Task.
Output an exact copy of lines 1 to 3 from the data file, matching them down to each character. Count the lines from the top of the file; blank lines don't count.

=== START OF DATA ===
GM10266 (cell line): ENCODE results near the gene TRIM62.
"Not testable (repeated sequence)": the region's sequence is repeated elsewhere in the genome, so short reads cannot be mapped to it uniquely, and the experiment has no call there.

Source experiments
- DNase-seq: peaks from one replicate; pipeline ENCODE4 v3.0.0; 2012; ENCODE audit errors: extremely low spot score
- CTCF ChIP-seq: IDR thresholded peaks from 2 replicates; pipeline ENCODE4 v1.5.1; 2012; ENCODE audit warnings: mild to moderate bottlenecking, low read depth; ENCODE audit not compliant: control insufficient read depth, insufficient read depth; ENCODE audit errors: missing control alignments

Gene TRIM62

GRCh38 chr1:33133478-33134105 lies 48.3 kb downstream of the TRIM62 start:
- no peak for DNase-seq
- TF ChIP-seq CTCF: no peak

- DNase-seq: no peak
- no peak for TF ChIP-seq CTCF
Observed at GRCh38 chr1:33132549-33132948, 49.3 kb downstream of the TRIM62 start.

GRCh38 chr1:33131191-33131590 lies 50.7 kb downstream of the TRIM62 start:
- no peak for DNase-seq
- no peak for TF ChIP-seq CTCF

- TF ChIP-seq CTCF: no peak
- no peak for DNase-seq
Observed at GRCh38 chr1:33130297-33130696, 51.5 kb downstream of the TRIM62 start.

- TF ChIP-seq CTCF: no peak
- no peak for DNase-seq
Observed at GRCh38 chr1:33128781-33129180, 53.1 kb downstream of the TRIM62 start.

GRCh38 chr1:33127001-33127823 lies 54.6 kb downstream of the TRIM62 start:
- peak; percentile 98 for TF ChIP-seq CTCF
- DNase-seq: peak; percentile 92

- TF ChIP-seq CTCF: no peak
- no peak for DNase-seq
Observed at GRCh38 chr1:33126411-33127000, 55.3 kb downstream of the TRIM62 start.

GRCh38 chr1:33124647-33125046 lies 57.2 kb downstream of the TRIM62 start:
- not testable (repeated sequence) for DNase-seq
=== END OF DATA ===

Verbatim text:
GM10266 (cell line): ENCODE results near the gene TRIM62.
"Not testable (repeated sequence)": the region's sequence is repeated elsewhere in the genome, so short reads cannot be mapped to it uniquely, and the experiment has no call there.

Source experiments